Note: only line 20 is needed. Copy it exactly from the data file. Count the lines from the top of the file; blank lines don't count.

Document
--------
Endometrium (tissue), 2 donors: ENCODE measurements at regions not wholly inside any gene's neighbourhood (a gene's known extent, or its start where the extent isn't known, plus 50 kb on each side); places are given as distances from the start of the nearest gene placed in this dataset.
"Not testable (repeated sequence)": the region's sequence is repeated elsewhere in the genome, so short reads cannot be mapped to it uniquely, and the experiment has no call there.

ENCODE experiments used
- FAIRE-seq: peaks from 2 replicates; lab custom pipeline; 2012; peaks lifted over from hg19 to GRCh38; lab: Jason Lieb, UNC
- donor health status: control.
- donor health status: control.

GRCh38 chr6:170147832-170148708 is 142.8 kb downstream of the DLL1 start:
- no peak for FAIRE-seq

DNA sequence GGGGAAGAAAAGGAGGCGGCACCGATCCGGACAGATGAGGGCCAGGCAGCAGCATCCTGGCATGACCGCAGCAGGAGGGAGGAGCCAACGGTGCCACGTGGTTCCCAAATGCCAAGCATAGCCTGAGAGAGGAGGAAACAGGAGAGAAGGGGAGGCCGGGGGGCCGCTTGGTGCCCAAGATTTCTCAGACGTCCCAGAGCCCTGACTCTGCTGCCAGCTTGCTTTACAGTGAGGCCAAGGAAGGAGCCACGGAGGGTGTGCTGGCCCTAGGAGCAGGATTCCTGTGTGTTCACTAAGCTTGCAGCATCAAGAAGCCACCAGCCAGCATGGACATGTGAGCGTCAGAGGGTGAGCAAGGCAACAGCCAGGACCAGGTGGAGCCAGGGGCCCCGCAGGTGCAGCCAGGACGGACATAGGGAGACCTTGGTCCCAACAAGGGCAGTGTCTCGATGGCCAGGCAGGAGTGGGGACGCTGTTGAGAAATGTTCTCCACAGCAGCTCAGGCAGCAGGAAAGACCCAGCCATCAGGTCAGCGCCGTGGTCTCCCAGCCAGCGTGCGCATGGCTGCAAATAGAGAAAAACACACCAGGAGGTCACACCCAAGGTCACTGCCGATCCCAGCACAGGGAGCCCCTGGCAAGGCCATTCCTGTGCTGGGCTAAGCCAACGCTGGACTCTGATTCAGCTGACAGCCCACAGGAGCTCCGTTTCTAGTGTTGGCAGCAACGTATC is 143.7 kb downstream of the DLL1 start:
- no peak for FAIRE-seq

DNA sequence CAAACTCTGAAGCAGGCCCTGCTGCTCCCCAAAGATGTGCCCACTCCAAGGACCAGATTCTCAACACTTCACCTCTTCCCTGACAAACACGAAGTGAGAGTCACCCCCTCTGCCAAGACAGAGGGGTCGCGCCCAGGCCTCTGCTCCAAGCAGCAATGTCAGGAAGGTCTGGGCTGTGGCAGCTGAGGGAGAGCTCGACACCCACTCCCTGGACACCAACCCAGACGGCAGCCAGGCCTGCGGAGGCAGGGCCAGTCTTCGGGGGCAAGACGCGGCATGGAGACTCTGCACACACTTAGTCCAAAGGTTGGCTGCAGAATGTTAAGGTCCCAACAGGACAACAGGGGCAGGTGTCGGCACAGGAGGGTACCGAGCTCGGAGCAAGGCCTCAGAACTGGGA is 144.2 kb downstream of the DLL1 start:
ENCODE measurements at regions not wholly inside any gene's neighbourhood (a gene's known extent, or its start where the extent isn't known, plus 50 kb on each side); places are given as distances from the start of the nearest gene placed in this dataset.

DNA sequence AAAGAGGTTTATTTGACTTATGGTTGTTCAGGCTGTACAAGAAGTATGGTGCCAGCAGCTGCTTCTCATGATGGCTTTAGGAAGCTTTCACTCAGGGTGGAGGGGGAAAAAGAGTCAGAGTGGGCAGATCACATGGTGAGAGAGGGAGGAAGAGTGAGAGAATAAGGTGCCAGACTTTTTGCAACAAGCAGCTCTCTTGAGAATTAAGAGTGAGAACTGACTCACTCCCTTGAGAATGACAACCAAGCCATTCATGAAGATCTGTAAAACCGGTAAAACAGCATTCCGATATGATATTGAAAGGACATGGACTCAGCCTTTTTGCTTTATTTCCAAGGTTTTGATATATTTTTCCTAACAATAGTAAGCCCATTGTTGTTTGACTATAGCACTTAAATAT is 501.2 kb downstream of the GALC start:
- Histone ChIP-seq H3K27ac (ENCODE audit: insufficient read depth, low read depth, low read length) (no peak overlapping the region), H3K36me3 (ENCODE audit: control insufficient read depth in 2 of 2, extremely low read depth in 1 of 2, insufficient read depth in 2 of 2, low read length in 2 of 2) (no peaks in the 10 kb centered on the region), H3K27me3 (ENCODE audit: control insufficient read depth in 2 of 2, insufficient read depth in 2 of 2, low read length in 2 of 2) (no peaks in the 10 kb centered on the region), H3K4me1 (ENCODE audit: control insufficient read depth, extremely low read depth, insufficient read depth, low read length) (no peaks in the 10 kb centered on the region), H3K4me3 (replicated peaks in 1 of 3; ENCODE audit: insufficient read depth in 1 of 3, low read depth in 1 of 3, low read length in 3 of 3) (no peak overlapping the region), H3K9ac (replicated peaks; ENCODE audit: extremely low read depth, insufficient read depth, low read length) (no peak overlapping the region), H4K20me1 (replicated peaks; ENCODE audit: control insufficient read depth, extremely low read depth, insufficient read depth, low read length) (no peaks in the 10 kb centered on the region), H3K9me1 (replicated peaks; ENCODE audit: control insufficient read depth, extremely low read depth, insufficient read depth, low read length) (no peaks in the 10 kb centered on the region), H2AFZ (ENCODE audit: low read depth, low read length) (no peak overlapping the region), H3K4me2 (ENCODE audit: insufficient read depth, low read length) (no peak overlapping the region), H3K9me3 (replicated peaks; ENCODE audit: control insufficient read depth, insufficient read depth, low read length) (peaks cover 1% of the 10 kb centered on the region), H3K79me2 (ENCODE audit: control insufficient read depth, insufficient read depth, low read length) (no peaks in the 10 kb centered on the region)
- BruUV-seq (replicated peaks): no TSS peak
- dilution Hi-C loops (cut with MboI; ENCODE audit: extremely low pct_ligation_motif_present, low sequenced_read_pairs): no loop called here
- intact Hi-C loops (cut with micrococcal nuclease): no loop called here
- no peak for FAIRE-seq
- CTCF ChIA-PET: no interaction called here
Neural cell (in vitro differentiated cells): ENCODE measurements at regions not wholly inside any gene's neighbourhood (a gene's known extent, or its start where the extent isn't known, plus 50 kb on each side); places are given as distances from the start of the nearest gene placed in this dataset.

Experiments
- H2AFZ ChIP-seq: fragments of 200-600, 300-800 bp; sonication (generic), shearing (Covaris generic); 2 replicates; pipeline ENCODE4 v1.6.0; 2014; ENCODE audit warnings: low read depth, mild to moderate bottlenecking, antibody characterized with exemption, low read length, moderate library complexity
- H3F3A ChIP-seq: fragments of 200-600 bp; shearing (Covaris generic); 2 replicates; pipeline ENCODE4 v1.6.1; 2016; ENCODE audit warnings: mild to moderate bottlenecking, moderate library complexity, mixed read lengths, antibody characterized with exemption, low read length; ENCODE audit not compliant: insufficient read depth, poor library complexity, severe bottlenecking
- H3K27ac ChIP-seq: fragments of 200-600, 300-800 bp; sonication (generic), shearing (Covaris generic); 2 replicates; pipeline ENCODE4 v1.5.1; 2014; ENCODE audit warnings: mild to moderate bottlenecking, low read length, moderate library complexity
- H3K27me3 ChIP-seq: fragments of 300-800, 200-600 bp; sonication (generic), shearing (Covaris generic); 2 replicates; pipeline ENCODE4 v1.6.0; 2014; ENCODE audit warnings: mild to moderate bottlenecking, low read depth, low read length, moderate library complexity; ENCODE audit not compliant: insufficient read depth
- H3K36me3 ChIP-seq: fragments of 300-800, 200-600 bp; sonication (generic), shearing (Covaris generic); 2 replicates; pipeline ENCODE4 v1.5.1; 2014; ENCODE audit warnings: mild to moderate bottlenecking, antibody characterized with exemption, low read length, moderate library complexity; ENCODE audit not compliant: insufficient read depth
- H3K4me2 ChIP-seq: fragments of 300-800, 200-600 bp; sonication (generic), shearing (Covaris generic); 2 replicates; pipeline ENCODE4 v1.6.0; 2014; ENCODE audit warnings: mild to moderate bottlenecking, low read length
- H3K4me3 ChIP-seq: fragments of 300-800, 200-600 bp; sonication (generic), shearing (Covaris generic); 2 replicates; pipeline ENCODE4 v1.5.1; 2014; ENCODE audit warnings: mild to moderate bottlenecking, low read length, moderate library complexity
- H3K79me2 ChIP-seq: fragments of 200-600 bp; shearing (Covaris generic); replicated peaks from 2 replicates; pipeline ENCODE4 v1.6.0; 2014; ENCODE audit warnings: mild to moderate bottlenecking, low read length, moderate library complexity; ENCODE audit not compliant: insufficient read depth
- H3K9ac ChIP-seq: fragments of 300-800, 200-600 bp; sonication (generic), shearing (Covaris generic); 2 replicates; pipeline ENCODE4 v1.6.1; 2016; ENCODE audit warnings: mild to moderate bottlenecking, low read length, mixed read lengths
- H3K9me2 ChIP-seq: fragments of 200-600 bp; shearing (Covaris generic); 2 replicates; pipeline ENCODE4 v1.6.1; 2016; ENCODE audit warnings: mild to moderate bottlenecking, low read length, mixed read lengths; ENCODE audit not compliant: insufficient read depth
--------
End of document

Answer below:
Neural cell (in vitro differentiated cells): ENCODE measurements at regions not wholly inside any gene's neighbourhood (a gene's known extent, or its start where the extent isn't known, plus 50 kb on each side); places are given as distances from the start of the nearest gene placed in this dataset.